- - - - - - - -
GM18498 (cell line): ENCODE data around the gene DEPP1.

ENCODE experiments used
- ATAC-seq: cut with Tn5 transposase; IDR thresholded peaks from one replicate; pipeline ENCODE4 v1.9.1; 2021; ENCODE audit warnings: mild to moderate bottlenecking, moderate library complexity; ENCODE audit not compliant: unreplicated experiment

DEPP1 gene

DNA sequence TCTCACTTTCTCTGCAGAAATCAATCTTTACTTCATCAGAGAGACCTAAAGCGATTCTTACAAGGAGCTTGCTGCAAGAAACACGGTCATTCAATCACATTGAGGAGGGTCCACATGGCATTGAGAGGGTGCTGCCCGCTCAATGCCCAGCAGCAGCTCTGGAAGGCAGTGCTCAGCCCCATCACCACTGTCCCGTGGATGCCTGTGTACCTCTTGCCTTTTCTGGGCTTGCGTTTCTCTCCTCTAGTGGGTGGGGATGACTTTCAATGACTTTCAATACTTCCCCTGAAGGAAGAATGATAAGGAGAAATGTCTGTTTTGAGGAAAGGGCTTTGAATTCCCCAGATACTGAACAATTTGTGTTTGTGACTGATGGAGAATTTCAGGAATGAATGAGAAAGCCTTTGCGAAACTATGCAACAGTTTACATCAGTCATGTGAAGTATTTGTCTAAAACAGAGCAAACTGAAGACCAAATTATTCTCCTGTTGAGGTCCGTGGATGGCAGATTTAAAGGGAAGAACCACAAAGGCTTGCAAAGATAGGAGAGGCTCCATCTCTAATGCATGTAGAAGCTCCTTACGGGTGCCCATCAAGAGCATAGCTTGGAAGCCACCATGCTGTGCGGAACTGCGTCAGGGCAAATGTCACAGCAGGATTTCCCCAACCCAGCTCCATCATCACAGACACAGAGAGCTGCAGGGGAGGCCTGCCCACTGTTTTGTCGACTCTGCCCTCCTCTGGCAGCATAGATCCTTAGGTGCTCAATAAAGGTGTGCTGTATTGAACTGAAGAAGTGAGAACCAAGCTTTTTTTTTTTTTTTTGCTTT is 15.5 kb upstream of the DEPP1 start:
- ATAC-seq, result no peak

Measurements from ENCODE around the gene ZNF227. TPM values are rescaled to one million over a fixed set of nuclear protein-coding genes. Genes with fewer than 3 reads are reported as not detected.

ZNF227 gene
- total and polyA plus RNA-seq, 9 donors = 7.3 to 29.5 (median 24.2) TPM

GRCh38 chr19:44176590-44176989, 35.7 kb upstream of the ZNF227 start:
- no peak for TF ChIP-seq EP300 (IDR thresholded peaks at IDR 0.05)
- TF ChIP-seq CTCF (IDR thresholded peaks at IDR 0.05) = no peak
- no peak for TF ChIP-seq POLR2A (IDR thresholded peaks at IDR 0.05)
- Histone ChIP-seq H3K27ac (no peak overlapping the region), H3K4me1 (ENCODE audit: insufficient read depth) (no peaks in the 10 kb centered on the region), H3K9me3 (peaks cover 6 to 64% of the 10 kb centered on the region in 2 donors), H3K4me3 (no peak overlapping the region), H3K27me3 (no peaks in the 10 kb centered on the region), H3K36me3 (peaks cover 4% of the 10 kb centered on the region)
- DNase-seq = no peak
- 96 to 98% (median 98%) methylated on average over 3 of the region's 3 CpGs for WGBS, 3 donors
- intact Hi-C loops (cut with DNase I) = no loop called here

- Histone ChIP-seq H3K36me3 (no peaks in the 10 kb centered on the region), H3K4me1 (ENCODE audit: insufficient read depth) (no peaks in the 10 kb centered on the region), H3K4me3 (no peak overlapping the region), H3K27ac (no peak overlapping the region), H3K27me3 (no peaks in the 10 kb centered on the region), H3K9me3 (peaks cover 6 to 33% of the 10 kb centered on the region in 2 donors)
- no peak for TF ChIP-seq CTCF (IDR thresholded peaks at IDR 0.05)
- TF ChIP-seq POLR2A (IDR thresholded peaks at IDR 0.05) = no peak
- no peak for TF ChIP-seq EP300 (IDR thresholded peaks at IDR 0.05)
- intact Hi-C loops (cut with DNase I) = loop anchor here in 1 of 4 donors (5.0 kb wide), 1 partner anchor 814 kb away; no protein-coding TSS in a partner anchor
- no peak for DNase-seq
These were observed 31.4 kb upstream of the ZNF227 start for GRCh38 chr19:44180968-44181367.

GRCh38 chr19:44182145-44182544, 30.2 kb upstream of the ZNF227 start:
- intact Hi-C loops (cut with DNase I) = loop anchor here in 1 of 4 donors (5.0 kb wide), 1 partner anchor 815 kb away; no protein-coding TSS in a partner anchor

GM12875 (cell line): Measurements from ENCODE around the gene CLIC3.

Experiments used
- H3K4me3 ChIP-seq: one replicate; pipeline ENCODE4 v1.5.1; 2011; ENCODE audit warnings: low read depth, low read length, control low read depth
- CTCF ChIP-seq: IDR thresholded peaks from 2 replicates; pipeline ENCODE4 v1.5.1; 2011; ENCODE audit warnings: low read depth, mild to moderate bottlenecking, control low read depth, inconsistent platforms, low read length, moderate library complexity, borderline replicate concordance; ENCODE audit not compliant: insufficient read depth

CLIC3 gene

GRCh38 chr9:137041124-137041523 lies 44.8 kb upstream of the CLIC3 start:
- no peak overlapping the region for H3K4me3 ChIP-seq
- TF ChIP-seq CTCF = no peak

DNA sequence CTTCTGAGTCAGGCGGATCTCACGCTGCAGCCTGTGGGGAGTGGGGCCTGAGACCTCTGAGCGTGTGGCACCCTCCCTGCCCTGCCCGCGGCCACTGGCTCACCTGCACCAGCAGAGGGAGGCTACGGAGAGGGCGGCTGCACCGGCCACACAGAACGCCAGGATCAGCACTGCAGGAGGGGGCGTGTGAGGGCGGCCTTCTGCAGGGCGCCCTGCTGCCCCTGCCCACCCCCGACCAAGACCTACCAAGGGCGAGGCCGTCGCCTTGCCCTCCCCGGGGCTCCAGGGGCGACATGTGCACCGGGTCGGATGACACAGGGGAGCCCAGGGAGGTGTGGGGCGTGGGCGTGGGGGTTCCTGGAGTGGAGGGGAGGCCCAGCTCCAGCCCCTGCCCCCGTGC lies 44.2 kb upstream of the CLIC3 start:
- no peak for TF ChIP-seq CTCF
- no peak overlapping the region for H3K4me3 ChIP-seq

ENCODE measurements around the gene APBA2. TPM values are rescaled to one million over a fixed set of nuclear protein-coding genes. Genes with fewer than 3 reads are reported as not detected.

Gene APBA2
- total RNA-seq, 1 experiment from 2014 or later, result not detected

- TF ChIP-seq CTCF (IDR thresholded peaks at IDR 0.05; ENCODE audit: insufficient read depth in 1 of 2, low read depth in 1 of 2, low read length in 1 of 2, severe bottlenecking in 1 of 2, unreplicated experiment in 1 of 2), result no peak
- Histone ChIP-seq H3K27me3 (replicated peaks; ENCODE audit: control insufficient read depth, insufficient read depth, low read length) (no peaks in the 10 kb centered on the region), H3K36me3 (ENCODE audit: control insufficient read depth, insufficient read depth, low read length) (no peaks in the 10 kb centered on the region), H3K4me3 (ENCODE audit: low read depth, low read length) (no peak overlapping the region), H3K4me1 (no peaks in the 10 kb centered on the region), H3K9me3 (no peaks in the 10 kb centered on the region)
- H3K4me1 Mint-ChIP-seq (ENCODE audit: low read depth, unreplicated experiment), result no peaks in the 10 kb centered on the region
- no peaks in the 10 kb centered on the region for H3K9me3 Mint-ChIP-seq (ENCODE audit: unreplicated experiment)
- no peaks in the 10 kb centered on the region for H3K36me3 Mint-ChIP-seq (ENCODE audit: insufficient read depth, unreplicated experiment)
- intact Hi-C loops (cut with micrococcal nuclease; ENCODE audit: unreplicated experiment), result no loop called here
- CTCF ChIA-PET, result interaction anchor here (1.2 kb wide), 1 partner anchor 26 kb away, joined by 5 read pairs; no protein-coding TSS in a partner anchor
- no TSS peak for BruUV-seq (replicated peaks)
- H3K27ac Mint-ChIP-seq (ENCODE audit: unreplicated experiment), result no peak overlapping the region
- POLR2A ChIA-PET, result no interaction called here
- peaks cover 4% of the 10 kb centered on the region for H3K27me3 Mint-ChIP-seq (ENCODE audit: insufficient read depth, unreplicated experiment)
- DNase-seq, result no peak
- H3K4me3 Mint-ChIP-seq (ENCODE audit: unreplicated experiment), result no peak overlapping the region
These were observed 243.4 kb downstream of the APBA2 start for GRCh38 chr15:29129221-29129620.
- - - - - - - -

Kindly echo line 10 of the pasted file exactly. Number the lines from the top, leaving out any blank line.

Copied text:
GRCh38 chr19:44176590-44176989, 35.7 kb upstream of the ZNF227 start: